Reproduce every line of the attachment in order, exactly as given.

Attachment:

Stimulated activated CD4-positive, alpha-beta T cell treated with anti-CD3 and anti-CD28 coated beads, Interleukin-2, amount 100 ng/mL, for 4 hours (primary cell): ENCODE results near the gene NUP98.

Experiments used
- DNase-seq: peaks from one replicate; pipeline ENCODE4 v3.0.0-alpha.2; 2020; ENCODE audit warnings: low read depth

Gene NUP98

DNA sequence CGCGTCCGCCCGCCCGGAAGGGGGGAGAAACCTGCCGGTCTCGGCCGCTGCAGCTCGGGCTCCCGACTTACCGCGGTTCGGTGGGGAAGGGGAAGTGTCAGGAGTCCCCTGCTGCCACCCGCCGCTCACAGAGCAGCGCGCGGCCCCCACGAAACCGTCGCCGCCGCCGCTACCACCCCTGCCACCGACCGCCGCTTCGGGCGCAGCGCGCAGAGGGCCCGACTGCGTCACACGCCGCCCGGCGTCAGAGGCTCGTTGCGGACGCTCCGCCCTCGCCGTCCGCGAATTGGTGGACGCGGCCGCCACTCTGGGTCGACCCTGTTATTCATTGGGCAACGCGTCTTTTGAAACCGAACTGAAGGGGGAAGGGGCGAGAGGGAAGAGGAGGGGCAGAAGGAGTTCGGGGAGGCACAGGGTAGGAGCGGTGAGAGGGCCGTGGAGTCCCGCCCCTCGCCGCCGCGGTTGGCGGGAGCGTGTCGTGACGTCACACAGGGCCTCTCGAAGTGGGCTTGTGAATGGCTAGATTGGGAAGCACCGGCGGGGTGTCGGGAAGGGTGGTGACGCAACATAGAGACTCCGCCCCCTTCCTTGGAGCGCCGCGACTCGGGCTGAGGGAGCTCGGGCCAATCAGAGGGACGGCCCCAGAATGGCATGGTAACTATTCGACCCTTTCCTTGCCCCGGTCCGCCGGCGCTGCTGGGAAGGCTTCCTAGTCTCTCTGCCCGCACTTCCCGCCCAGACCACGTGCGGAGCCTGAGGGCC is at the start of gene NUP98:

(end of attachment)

Stimulated activated CD4-positive, alpha-beta T cell treated with anti-CD3 and anti-CD28 coated beads, Interleukin-2, amount 100 ng/mL, for 4 hours (primary cell): ENCODE results near the gene NUP98.

Experiments used
- DNase-seq: peaks from one replicate; pipeline ENCODE4 v3.0.0-alpha.2; 2020; ENCODE audit warnings: low read depth

Gene NUP98

DNA sequence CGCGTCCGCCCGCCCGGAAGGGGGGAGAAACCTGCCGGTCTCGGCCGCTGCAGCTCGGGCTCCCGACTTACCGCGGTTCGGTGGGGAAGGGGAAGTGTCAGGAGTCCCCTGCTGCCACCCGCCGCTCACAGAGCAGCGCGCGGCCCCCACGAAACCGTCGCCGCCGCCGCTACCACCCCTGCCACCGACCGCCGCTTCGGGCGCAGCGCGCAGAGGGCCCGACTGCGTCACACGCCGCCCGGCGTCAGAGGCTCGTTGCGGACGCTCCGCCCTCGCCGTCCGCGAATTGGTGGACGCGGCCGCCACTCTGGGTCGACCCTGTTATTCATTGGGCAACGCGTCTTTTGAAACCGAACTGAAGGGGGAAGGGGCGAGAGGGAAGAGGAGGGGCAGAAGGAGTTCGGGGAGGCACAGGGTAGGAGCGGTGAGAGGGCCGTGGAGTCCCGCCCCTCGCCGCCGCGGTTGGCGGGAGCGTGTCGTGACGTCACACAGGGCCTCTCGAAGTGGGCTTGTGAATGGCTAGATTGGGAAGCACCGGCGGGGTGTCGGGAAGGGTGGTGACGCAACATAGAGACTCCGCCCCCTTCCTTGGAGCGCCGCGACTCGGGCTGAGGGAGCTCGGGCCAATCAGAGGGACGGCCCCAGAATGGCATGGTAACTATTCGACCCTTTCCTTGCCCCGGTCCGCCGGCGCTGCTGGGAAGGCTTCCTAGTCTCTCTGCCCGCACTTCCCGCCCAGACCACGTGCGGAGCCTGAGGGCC is at the start of gene NUP98: